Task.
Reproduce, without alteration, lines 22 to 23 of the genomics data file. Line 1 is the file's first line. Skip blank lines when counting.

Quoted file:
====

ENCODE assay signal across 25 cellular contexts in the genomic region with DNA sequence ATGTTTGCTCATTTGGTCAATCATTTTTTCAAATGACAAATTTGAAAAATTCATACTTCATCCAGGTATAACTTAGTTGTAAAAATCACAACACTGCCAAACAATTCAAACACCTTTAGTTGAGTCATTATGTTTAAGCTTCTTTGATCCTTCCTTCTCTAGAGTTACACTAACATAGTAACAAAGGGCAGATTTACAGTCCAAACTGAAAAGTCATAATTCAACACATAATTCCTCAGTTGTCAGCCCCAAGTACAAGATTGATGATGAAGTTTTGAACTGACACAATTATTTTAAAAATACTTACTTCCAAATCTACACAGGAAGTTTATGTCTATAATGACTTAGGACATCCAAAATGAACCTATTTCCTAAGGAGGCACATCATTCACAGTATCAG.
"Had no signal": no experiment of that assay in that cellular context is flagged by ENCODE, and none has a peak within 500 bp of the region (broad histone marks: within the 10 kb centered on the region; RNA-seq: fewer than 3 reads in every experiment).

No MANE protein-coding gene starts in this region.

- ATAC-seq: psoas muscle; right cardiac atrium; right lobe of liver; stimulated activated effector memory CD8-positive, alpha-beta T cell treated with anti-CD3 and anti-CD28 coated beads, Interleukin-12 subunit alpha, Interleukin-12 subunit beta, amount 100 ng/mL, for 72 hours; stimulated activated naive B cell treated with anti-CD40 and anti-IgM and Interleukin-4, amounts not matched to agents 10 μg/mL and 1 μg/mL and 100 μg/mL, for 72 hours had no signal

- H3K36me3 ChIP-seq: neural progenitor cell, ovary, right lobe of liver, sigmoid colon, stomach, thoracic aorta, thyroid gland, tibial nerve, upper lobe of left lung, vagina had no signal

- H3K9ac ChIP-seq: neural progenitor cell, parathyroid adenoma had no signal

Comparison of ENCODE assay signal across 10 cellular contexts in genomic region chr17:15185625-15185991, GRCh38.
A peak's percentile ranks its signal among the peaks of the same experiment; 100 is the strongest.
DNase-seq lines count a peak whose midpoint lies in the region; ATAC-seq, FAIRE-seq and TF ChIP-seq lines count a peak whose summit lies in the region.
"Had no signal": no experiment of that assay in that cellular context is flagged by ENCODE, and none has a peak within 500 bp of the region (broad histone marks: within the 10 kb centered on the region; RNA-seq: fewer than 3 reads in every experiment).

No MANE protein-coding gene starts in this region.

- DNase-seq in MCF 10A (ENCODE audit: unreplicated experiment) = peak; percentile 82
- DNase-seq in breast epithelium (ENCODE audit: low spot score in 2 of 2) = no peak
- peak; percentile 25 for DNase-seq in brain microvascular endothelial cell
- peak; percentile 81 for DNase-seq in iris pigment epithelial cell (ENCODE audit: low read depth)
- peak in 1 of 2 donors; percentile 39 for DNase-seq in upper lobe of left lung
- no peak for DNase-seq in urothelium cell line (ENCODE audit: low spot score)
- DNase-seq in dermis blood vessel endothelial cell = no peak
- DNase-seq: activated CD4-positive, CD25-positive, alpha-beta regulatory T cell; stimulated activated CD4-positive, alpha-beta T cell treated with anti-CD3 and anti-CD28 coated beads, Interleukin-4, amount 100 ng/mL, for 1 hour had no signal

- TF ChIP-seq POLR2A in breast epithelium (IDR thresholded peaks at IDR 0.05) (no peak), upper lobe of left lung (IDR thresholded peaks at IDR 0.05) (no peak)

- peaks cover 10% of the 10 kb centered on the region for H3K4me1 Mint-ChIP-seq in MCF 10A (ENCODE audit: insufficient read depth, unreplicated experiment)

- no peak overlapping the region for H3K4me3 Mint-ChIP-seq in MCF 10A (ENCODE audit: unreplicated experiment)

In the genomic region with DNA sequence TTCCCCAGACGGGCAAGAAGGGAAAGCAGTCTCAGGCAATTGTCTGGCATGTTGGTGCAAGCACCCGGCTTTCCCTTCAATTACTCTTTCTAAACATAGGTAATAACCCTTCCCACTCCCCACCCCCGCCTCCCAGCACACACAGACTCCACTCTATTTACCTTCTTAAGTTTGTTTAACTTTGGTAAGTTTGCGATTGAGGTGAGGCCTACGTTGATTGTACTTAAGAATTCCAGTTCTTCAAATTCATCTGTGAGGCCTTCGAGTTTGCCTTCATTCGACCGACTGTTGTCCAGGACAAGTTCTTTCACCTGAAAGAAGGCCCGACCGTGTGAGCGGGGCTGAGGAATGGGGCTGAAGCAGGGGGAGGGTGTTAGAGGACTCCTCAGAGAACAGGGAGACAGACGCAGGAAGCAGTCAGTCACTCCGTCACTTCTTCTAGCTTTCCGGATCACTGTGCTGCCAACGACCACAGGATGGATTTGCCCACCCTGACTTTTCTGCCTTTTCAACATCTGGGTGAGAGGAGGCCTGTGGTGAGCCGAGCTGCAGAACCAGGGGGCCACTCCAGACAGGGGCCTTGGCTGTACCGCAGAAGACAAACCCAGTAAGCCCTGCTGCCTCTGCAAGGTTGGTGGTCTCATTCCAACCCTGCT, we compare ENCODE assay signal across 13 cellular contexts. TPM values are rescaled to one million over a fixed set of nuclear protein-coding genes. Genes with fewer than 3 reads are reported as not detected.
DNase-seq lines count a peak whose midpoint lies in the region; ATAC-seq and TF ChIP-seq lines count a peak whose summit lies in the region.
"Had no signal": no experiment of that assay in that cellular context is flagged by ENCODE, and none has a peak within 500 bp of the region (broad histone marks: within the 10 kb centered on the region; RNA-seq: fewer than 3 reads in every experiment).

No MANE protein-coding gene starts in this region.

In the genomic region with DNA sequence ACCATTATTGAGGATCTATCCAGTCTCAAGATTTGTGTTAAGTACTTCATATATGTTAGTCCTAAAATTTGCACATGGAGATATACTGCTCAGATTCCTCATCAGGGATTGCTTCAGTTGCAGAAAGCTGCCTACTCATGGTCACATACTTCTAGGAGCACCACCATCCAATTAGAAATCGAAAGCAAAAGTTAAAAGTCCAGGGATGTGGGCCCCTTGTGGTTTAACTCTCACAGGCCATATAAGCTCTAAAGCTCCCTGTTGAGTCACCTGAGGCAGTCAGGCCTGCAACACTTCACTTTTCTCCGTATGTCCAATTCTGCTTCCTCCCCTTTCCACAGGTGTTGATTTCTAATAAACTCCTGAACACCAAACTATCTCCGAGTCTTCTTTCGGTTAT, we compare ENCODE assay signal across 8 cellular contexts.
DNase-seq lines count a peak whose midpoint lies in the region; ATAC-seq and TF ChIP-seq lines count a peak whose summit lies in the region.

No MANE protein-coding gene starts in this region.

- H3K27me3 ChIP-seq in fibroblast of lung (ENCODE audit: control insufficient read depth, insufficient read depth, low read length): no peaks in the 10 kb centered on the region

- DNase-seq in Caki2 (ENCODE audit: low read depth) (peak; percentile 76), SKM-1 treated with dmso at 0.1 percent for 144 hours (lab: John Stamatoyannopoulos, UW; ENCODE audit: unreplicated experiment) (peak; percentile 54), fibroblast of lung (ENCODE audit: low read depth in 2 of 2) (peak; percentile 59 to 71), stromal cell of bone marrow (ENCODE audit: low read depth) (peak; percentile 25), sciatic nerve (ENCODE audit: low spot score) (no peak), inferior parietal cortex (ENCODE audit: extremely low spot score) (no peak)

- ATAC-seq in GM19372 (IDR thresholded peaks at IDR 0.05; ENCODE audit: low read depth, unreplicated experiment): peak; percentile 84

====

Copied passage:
- no peak overlapping the region for H3K4me3 Mint-ChIP-seq in MCF 10A (ENCODE audit: unreplicated experiment)

In the genomic region with DNA sequence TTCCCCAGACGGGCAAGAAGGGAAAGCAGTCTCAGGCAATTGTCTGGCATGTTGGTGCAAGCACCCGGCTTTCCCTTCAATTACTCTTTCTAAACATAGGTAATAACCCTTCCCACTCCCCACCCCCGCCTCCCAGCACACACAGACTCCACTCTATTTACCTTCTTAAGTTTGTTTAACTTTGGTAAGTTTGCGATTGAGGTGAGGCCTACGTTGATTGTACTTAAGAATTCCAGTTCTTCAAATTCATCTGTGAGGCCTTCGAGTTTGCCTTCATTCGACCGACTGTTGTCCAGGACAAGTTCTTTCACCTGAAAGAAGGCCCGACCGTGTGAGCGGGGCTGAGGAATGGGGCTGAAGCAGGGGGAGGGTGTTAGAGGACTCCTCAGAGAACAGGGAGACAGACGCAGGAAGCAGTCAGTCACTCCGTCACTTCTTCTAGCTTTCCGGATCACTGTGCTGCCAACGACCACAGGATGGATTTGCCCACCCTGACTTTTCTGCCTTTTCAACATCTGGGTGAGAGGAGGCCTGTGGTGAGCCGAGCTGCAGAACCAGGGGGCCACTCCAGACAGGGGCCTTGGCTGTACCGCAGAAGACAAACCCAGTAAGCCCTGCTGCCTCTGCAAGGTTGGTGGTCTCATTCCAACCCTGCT, we compare ENCODE assay signal across 13 cellular contexts. TPM values are rescaled to one million over a fixed set of nuclear protein-coding genes. Genes with fewer than 3 reads are reported as not detected.